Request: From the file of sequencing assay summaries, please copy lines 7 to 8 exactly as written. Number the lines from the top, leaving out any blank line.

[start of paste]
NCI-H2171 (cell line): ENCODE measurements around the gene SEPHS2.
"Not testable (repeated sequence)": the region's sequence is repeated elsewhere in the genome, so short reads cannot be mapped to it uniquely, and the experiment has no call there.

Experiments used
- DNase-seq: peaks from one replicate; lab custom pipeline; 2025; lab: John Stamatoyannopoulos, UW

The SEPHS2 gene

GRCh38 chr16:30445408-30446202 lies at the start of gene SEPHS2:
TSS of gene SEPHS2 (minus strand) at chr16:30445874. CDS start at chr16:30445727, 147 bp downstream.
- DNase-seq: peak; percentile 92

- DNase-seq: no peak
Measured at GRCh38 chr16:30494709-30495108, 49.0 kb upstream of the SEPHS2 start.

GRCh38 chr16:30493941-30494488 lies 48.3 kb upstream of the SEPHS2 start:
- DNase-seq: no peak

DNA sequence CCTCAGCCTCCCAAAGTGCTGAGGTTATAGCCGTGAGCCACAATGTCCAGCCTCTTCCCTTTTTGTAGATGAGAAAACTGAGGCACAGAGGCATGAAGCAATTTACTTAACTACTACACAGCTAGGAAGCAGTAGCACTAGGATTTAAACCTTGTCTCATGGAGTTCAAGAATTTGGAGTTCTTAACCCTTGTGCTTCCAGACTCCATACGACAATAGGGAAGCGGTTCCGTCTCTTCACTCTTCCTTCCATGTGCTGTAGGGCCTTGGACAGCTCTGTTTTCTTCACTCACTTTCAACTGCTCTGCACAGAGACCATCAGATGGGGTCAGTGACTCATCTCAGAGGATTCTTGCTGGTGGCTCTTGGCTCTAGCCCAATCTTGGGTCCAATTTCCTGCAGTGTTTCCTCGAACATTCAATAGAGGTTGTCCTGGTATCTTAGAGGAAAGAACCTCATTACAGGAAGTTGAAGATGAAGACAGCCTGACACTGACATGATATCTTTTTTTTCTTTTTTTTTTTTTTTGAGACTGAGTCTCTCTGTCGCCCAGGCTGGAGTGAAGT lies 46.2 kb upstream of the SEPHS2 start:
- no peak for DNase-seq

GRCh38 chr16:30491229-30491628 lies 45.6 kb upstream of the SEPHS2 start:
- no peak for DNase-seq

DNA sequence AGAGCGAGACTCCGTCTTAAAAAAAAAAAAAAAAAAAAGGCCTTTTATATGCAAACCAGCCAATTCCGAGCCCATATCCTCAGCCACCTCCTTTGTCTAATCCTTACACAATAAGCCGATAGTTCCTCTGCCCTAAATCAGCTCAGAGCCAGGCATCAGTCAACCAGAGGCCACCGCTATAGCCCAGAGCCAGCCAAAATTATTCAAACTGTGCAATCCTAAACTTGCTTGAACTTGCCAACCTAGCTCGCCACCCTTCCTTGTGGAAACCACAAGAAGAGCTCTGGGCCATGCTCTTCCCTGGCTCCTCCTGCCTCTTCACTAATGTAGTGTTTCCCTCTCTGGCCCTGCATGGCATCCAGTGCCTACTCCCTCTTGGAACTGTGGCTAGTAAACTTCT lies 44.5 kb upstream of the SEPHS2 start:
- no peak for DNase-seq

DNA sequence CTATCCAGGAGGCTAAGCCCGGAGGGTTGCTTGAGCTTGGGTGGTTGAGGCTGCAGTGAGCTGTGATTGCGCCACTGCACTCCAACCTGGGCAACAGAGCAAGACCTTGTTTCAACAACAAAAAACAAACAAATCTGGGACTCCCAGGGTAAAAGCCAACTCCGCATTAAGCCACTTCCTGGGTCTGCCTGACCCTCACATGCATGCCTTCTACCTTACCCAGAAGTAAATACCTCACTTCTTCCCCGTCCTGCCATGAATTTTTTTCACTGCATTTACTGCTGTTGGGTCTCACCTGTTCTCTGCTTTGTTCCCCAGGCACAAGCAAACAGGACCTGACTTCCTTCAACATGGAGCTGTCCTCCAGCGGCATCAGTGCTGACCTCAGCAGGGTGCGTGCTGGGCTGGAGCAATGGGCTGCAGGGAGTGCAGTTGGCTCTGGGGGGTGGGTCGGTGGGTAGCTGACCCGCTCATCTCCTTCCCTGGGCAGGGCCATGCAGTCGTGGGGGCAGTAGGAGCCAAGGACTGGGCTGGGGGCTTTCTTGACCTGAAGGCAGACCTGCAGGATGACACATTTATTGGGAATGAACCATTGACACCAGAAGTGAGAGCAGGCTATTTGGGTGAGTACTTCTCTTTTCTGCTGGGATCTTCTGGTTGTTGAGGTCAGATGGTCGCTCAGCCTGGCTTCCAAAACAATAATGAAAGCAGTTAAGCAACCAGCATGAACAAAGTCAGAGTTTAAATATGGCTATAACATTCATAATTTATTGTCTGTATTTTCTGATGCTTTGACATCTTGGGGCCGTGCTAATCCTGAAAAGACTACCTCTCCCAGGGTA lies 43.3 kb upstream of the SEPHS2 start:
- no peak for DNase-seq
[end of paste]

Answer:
TSS of gene SEPHS2 (minus strand) at chr16:30445874. CDS start at chr16:30445727, 147 bp downstream.
- DNase-seq: peak; percentile 92